US pledges to loosen grip on net. Don't be fooled

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[Commentary] The US government announced, in a smart front-footed move, that it intends to release oversight of its long-treasured Internet Assigned Numbers Authority (IANA) contract under which the US Commerce Department contracts Internet Corporation for Assigned Names and Numbers (ICANN), a private US company, to perform key Internet administration tasks.

This prescriptive, carefully-limited announcement is the long-awaited fulfilment of a promise made 16 years ago when ICANN first came into being, and it would be the first time since the net's inception that the US government would abandon formal oversight. Of course, US vested interests in ICANN as a US-based company, subject to US law, and partial to US industry, remain, as does the almighty US technical and economic leverage over the digital ecosystem.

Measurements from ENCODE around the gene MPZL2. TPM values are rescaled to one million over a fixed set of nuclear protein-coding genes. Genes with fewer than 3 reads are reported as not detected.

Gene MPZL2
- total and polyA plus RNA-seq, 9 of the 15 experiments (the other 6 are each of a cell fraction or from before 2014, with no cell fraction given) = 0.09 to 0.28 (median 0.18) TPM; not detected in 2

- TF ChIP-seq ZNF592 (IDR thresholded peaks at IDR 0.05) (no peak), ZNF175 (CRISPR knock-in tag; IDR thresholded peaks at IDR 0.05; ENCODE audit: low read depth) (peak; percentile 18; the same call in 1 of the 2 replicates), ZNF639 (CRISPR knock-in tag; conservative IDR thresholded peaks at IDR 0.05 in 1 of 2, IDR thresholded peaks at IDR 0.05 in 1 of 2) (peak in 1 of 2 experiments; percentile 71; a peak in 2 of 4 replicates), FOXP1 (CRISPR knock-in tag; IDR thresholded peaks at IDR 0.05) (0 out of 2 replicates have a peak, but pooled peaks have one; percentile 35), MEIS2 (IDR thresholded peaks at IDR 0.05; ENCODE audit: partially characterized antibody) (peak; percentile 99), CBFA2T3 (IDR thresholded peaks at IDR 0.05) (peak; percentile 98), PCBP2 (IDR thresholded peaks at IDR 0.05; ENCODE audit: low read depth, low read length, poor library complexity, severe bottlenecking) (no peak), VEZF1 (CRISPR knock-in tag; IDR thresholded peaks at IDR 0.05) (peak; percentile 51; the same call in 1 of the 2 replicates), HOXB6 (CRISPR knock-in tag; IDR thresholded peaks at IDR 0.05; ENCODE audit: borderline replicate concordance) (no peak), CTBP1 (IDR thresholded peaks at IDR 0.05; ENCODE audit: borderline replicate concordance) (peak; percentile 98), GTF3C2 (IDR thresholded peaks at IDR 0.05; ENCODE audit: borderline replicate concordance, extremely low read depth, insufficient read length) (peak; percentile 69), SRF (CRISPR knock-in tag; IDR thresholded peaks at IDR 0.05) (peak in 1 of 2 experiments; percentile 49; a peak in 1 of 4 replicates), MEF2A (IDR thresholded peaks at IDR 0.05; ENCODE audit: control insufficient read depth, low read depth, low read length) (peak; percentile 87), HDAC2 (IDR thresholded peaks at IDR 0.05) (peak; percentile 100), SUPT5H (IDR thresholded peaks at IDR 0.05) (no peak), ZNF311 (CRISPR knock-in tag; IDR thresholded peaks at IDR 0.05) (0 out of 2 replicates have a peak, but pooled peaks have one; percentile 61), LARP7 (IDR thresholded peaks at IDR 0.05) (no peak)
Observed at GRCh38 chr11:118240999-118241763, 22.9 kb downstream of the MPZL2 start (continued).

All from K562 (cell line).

Contrary to reactions by US conservatives, this recent move barely diminishes that control, at least not immediately. Instead, it marks an early strategic play by the US to control future discussions of net governance. What it changes, to uncertain ends, is the balance of power between US public and private interests. We are moving inexorably towards a situation where enormous amounts of control are centered in private hands, often beyond the scope of effective regulation. This should be a matter of great concern.

[Powles researches and writes on law, science and technology at the University of Cambridge]


US pledges to loosen grip on net. Don't be fooled